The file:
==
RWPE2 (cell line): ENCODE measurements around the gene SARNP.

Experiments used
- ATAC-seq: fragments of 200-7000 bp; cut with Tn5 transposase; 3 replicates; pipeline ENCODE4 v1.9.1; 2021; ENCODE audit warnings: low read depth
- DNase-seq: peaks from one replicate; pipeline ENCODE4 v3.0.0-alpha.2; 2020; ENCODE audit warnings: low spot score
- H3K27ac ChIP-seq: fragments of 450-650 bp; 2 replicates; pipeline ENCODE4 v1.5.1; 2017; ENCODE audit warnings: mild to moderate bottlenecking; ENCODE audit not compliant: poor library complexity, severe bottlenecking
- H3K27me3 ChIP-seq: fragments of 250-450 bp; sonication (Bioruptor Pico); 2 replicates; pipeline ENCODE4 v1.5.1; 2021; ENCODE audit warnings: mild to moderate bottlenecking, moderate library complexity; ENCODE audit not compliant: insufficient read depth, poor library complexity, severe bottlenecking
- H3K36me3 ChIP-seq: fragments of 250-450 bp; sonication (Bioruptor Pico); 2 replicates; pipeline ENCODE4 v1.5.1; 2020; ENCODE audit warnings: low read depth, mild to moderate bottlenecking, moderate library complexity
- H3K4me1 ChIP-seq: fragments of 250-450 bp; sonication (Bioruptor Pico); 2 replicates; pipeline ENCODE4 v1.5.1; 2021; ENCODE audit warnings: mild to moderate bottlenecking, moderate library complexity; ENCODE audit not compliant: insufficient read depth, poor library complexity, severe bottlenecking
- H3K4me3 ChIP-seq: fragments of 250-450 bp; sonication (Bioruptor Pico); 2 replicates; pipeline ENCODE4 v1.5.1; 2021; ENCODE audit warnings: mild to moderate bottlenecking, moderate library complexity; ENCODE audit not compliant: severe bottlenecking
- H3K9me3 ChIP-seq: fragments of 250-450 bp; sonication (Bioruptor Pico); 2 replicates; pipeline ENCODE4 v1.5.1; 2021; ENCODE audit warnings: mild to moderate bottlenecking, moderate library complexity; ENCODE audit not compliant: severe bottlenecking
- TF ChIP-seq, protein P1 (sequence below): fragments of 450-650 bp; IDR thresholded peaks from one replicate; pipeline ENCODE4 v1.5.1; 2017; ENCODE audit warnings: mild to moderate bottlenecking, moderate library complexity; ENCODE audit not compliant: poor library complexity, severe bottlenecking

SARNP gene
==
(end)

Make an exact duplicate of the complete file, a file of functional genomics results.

RWPE2 (cell line): ENCODE measurements around the gene SARNP.

Experiments used
- ATAC-seq: fragments of 200-7000 bp; cut with Tn5 transposase; 3 replicates; pipeline ENCODE4 v1.9.1; 2021; ENCODE audit warnings: low read depth
- DNase-seq: peaks from one replicate; pipeline ENCODE4 v3.0.0-alpha.2; 2020; ENCODE audit warnings: low spot score
- H3K27ac ChIP-seq: fragments of 450-650 bp; 2 replicates; pipeline ENCODE4 v1.5.1; 2017; ENCODE audit warnings: mild to moderate bottlenecking; ENCODE audit not compliant: poor library complexity, severe bottlenecking
- H3K27me3 ChIP-seq: fragments of 250-450 bp; sonication (Bioruptor Pico); 2 replicates; pipeline ENCODE4 v1.5.1; 2021; ENCODE audit warnings: mild to moderate bottlenecking, moderate library complexity; ENCODE audit not compliant: insufficient read depth, poor library complexity, severe bottlenecking
- H3K36me3 ChIP-seq: fragments of 250-450 bp; sonication (Bioruptor Pico); 2 replicates; pipeline ENCODE4 v1.5.1; 2020; ENCODE audit warnings: low read depth, mild to moderate bottlenecking, moderate library complexity
- H3K4me1 ChIP-seq: fragments of 250-450 bp; sonication (Bioruptor Pico); 2 replicates; pipeline ENCODE4 v1.5.1; 2021; ENCODE audit warnings: mild to moderate bottlenecking, moderate library complexity; ENCODE audit not compliant: insufficient read depth, poor library complexity, severe bottlenecking
- H3K4me3 ChIP-seq: fragments of 250-450 bp; sonication (Bioruptor Pico); 2 replicates; pipeline ENCODE4 v1.5.1; 2021; ENCODE audit warnings: mild to moderate bottlenecking, moderate library complexity; ENCODE audit not compliant: severe bottlenecking
- H3K9me3 ChIP-seq: fragments of 250-450 bp; sonication (Bioruptor Pico); 2 replicates; pipeline ENCODE4 v1.5.1; 2021; ENCODE audit warnings: mild to moderate bottlenecking, moderate library complexity; ENCODE audit not compliant: severe bottlenecking
- TF ChIP-seq, protein P1 (sequence below): fragments of 450-650 bp; IDR thresholded peaks from one replicate; pipeline ENCODE4 v1.5.1; 2017; ENCODE audit warnings: mild to moderate bottlenecking, moderate library complexity; ENCODE audit not compliant: poor library complexity, severe bottlenecking

SARNP gene